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Music organization honors Sac State professors


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The California Music Educators Association (CMEA) has tapped two Sacramento State professors for special awards to be handed out at the organization’s annual conference Feb. 21-24 in Fresno.

Don Kendrick, director of choral activities, will receive the John Swain College/University Educator award for shaping music education in a meaningful way and making an impact on students and fellow music educators.

Sue Metz, music education, will get the Peripole General Music Educator award for excellence in general classroom music education.

Music Awards

Professors Don Kendrick and Sue Metz.

Metz came to Sacramento State in 1999. She teaches general music for music education students, preparing them for instruction jobs in the K-12 level. Metz also teaches the music requirement for all liberal studies majors.

In addition to her teaching duties at Sacramento State, Metz works extensively with the CMEA and is an active consultant and clinician for general music, advising instructors who do not have music backgrounds about teaching music to their young charges. “You want them to do more than put the CD in the player,” she says. “You want them to be able to talk intelligently about music and light some sparks for these kids to go further in their music education.”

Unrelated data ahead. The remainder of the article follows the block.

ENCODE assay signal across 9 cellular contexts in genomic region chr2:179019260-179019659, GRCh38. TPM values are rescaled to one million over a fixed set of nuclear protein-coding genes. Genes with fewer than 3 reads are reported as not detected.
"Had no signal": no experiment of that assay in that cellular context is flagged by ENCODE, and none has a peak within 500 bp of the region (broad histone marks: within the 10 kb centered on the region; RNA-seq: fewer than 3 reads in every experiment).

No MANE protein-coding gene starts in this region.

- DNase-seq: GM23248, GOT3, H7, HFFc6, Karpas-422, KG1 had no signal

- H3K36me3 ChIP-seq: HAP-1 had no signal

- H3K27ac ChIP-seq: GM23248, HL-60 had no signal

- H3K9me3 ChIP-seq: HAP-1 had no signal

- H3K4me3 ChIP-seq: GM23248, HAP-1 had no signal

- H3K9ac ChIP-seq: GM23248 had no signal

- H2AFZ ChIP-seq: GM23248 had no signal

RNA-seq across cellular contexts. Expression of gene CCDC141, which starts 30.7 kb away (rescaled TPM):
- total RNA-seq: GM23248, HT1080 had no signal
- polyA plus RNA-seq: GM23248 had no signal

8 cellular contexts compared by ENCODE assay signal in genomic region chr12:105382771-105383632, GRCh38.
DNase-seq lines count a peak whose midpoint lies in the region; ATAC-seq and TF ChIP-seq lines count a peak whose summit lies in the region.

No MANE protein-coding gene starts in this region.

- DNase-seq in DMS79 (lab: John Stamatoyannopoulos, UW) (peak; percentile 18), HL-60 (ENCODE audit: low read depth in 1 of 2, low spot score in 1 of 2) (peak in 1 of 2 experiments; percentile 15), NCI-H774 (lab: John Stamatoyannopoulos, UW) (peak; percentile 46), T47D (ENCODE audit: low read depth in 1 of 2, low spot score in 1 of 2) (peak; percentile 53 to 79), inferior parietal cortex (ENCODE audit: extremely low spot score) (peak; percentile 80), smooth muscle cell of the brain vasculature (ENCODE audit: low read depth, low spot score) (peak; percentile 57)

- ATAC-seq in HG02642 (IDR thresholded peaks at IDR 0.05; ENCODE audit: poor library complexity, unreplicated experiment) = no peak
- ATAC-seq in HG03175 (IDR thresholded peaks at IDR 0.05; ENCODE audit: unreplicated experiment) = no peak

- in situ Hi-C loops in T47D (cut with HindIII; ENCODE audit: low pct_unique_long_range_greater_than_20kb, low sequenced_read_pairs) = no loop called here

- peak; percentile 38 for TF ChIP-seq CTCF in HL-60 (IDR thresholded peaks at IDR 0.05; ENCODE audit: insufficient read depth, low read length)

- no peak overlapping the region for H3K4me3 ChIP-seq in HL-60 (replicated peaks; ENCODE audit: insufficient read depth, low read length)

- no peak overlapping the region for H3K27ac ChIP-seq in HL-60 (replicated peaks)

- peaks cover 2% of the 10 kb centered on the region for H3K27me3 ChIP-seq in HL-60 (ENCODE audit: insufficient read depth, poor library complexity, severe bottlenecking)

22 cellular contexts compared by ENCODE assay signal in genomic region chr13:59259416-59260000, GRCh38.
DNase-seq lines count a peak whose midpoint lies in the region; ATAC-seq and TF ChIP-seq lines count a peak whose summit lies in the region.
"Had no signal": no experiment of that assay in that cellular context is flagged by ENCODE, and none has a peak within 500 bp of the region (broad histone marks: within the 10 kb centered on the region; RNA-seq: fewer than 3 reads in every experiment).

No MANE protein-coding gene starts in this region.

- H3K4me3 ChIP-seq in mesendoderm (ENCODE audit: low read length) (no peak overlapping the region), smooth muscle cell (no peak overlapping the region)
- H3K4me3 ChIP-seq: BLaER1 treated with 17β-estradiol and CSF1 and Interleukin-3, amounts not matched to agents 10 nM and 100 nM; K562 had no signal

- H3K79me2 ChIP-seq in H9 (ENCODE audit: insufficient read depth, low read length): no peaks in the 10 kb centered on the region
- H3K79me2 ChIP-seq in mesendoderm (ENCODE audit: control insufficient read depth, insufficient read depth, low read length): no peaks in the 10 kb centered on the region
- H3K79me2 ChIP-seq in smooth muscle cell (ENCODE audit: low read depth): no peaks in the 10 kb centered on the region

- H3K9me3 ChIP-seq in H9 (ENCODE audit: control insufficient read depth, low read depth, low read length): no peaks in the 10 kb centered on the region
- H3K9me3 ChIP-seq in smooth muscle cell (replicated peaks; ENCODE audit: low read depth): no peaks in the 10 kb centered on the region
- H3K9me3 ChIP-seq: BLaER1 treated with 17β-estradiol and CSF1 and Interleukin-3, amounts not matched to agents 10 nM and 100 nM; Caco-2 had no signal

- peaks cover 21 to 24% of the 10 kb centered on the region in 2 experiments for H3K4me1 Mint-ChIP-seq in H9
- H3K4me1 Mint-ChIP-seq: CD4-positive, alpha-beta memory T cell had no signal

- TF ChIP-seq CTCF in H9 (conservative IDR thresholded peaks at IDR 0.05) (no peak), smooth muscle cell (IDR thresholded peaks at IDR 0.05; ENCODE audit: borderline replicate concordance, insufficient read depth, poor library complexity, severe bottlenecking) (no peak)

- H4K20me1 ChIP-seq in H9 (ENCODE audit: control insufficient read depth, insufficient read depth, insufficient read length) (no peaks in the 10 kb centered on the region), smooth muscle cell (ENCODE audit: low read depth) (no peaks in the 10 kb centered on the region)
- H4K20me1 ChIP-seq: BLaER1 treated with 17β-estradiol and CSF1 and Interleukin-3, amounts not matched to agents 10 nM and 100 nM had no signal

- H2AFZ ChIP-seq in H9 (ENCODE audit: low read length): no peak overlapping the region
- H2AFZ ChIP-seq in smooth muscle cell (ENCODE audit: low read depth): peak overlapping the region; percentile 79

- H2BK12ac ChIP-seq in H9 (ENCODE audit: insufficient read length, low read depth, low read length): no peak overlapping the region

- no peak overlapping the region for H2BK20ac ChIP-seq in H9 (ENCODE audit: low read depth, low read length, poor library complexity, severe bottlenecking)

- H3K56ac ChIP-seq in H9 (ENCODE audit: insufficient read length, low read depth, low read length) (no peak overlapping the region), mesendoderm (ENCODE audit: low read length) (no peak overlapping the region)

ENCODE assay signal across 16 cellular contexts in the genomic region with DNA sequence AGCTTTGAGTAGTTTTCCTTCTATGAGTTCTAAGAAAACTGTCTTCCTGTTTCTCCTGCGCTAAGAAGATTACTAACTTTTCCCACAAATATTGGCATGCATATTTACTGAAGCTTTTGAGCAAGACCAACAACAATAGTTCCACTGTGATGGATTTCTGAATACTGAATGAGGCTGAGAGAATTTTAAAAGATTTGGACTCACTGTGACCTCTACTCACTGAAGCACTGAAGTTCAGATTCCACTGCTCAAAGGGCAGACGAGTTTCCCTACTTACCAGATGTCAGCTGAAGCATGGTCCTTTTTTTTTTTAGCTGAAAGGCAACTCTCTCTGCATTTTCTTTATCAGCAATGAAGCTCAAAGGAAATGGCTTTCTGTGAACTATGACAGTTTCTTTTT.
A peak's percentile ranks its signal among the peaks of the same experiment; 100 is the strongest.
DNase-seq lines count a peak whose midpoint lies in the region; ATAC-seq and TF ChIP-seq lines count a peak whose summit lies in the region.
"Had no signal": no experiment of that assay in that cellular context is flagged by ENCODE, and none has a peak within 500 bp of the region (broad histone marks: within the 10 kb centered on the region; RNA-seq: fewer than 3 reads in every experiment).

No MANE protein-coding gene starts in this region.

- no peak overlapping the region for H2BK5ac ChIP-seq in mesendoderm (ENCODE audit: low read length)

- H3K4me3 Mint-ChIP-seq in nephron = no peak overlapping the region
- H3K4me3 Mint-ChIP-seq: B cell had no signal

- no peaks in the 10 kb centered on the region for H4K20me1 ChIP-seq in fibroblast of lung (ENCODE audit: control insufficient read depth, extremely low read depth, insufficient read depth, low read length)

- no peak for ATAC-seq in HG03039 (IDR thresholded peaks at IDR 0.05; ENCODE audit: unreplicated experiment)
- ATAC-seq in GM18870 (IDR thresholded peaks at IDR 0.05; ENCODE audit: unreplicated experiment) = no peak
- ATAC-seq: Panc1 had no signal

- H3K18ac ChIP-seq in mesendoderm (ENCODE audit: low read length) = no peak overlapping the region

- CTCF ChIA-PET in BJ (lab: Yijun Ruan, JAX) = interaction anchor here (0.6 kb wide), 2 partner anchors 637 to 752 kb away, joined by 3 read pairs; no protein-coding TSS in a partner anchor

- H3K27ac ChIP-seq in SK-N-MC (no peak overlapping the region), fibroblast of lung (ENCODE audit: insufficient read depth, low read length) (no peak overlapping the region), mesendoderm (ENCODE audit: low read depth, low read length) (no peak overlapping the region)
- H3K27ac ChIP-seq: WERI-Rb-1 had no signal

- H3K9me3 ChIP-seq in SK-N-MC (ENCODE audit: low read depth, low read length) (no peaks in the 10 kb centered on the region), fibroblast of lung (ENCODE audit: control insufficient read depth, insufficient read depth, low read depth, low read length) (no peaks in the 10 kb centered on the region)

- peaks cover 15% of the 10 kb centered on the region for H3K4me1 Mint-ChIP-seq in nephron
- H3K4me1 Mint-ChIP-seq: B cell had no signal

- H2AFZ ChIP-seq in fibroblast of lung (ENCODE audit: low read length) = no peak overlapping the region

Kendrick has been teaching and leading the University’s choirs for 28 years. He too volunteers with CMEA, annually producing the regional section’s high school and middle school honor choir. He gathers students from dozens of high schools and middle schools in the region to form a large choir that receives instruction from master teachers. “The singers and their teachers gain new insights and techniques from guest conductors who inspire and motivate us all toward excellence in the choral art,” Kendrick says.

He also serves as music director for Sacred Heart Church and the Sacramento Choral Society & Orchestra.

Both professors were inspired to enter music at early ages. Metz learned the piano so quickly she was accompanist for middle school choirs while still in elementary school. Kendrick’s father had him playing piano and drawing notes when he was 7 years old.

Metz and Kendrick also note the struggles of music programs the last few years in the face of dwindling budgets, and how important it is to retain music instruction at the primary and secondary levels. For some students, it’s their best hope of launching themselves on a career in music.

“A high school teacher is often the last person to put a thumbprint on the students before they go out into the world when they have no idea what to do,” Kendrick says.

“You do not become a music educator and not believe in advocacy,” Metz says, adding that instructors need to do what they can until the budget situation improves. “It will build up again. There’s a cycle it follows. You just have to be consistent and persistent.”

For more on Kendrick and Metz, visit For media assistance call Sacramento State’s Public Affairs office at (916) 278-6156.

– Craig Koscho